Sorry if I seem ignorant I have no idea how your medical system works....

Could some one please tell me some of the prices you pay for your scripts and how much the difference is between a brand name med and a generic med of the same drug..... thankyou..

Sorry the post is so long..... and for rambling

Take care all
smile.... it ofen makes those around you smile

Tate xx
 

Bernard

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Patient Assistance Programs For Seizure Medications

ATIVAN
Wyeth Pharmaceutical Assistance Foundation — 1-800-568-9938

CARBATROL
Roberts Pharmaceuticals (Shire US Patient Assistance Program) — 1-908-203-0657

DEPAKOTE
Abbott Laboratories — 1-800-222-6885

DIAMOX
Wyeth Pharmaceutical Assistance Foundation — 1-800-568-9938

DIASTAT
Xcel Patient Assistant Program — 1-908-850-9902

DILANTIN
Pfizer, Inc. — 1-800-707-8990

FELBATOL
Medpointe Pharmaceuticals — 1-800-678-4657

GABITRAL
Gabitral Assistance Program — 1-800-511-2120

KEPPRA
UCB Pharmaceuticals, Inc. — 1-800-477-7877 x 7

KLONOPIN
Roche Labs — 1-800-285-4484

LAMICTAL
GlaxoSmithKline Bridges To Access — 1-866-728-4368
*Advocate must call to pre-enroll each patient, please contact an EFWCP staff person for assistance.

MYSOLINE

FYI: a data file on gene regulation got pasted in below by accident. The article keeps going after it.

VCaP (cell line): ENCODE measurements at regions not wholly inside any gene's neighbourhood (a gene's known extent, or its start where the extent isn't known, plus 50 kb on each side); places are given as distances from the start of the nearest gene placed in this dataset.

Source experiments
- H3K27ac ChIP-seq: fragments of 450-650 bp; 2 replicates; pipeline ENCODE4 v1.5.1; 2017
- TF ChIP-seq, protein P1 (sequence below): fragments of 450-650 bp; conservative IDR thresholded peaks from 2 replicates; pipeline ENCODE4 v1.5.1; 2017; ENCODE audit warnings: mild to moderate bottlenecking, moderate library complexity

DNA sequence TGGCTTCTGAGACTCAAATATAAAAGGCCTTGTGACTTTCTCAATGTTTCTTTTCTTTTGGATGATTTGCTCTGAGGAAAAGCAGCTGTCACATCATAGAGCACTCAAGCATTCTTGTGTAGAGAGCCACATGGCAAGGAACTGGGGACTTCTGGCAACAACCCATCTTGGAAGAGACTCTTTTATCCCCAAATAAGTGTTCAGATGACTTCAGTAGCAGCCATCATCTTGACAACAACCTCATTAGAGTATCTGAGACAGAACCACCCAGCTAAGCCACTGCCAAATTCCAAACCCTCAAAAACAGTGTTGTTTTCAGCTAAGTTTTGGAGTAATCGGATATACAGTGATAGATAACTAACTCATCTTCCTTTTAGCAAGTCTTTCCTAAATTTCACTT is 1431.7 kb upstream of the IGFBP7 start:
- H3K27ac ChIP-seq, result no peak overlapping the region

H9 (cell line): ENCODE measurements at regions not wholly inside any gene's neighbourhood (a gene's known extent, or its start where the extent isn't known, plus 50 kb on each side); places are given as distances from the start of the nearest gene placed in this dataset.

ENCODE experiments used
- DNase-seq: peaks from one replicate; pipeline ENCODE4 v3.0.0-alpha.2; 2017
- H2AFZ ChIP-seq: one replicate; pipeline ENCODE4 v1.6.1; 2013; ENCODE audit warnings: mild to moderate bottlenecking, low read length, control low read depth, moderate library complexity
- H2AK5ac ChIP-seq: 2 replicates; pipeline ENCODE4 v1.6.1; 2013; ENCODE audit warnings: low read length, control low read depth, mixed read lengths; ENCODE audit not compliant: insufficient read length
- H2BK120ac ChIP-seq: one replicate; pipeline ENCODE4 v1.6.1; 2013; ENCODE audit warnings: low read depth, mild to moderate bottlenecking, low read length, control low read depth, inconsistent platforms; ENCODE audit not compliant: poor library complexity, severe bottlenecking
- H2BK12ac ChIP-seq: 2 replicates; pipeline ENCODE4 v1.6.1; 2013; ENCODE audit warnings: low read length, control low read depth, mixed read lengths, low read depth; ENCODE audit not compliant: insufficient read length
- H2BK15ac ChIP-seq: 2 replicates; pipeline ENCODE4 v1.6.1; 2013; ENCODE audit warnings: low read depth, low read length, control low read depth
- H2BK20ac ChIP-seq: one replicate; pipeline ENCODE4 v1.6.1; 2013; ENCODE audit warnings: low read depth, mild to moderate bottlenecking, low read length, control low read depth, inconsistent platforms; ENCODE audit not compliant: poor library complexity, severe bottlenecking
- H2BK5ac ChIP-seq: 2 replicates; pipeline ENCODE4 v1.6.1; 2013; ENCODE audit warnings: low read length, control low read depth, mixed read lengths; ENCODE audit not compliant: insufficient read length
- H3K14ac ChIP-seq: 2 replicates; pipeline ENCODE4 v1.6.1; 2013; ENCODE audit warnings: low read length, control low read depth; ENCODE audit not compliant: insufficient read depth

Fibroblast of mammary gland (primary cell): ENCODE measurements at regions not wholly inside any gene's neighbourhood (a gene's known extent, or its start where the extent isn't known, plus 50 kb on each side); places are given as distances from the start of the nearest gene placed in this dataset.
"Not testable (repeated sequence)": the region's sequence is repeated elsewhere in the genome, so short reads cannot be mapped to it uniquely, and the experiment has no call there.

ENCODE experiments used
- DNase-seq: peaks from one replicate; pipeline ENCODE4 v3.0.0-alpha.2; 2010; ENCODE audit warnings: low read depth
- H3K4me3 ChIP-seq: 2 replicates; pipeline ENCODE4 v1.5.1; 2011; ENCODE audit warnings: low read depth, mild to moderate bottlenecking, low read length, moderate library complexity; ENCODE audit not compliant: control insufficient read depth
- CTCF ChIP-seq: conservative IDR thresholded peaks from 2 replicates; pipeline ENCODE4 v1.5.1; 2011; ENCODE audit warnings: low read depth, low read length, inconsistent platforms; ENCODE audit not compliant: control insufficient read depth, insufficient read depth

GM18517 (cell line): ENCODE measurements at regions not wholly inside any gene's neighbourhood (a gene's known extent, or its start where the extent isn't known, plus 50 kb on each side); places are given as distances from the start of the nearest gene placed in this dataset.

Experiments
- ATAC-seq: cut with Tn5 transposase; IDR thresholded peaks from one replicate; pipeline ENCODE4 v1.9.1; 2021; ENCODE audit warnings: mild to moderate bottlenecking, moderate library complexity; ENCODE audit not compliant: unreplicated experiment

Xcel Patient Assistant Program — 1-908-850-9902

NEURONTIN
Pfizer, Inc. (Connection To Care) — 1-800-707-8990

PHENYTEK
Bertek Pharmaceuticals, Inc. — 1-888-823-7835

TEGRETOL, TEGRETOL XR
Novartis Patient Assistance Program — 1-800-277-2254

TOPAMAX
Ortho McNeil Pharmaceutical — 1-800-577-3788

TRILEPTAL
Novartis Patient Assistance Program — 1-800-277-2254

ZARONTIN
Pfizer, Inc. (Connection To Care) — 1-800-707-8990

ZONEGRAN
Elan Medical Needs Program — 1-866-347-3185



From the EPILEPSY FOUNDATION (of Western/Central Pennsylvania)

Criteria:

SINGLES = $15,000.00
MARRIED COUPLES = $25,000.00

Some do not permit Medicare and Medicaid
Insurances, Some permits Medicare only but
not Medicaid Insurance. Call for more specific
Information. All forms must be filled out by the
Patient; provide proof of income, and Neurologist
or Epileptologist must fill out the remainder.

[Sharon/brain sent me this - she wasn't sure where to post it]